Climbers have a lot of reasons to climb ropes. The disciplines of aid climbing and big walling often involve a second climber following a leader using ascenders on fixed lines. Route development and route setting often utilize ascenders in conjunction with other devices, as do the worlds of caving and arboriculture. The one thing all of these setups usually have in common is the hand ascender.

Jugging with two hand ascenders is the de facto standard when long, tall climbs are on the menu, but other devices and methods exist for ascending a rope. We’ll cover the two most used scenarios and some things to look out for when choosing the gear you need to get it done.

Classic Jugging – 2 hand ascenders, 2 ladders

Hand Ascender Parts Diagram

Named for the jug-style handles on the devices, this method uses two hand ascenders attached to the harness, usually via daisy chain or tethers. These will function as your attachment to the rope, and allow you to hang on the ascenders should you need to. You’ll also need to attach a ladder or aider to each ascender so you can alternate standing in and weighting one as the other slides up. We’ll cover this more in a bit.

Standing on one ladder while the opposite foot and ladder slide up in unison takes some practice and balance, but once you get into a rhythm, a lot of vertical distance can be covered quite efficiently. The difficulty of this method of jugging a fixed rope increases when the route becomes more overhanging, as the amount of core and upper body strength required to stay upright also increases.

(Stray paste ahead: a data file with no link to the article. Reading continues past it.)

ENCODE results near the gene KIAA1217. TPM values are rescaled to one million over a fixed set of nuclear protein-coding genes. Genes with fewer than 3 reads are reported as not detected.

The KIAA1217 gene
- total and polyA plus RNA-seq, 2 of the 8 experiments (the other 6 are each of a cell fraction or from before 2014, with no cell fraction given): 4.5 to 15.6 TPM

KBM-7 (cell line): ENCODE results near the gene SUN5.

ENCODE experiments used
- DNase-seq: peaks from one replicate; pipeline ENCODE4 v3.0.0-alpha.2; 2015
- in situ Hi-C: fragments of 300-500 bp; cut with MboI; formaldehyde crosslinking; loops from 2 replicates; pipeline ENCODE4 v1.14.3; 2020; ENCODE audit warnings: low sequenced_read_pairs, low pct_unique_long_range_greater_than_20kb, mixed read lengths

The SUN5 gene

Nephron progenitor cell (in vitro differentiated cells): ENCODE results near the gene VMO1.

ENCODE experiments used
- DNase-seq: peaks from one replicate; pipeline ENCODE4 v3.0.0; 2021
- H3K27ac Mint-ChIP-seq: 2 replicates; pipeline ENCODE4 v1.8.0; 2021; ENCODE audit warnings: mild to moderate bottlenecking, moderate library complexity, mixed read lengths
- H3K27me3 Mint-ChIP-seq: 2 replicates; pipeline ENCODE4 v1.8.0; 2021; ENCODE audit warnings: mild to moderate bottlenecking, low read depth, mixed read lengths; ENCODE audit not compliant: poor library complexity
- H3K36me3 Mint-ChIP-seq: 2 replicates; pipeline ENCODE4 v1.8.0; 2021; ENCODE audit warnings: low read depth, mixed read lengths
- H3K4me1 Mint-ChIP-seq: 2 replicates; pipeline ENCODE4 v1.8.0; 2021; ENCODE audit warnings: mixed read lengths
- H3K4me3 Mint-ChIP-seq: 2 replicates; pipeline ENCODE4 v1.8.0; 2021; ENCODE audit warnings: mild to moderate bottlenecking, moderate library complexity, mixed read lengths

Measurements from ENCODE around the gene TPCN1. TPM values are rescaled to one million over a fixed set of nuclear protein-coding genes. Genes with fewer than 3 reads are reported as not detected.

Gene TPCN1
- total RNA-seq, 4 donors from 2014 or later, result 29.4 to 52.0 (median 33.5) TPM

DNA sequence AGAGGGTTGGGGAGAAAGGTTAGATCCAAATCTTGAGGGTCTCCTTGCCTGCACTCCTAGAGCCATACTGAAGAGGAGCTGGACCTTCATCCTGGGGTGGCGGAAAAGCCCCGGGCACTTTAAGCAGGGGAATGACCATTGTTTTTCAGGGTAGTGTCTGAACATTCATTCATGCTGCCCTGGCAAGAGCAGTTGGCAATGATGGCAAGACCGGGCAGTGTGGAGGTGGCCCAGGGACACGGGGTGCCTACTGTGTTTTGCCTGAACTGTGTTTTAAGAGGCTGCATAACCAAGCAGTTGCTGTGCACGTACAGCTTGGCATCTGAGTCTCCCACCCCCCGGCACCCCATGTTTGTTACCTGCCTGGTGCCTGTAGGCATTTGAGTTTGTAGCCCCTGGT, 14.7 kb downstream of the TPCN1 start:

Jugging a rope
The 4 basic steps of jugging a rope with two hand ascenders and two ladders (a type of aider).

Frog Ascending (Frogging) – 1 Hand Ascender, 1 Foot Loop, 1 Braking Device

Another common method for jugging uses a bit less gear and only one leg to stand in an aider or foot loop. For climbers this method typically involves an aider, a hand ascender, and an assisted belay device or capture pulley. Sliding the ascender and aider upward together and standing is the same as in classic jugging, but the slack created must be manually pulled through the belay device before the ascender can be unweighted and the process repeated in a stand, pull, squat sequence.

A more traditional version of can also be accomplished with a chest ascender in place of the belay device with both feet kept together in an aider. This is where this method gets the name ‘frogging’ due to the frog-swimming movement done when both feet move together. Modern climbers refer to both of these variations interchangeably as frogging, though the traditional method is preferred by many in caving and arboriculture.

People using ascenders to climb ropes.
Two common setups for using ascenders to frog ascend. Image Courtesy Petzl.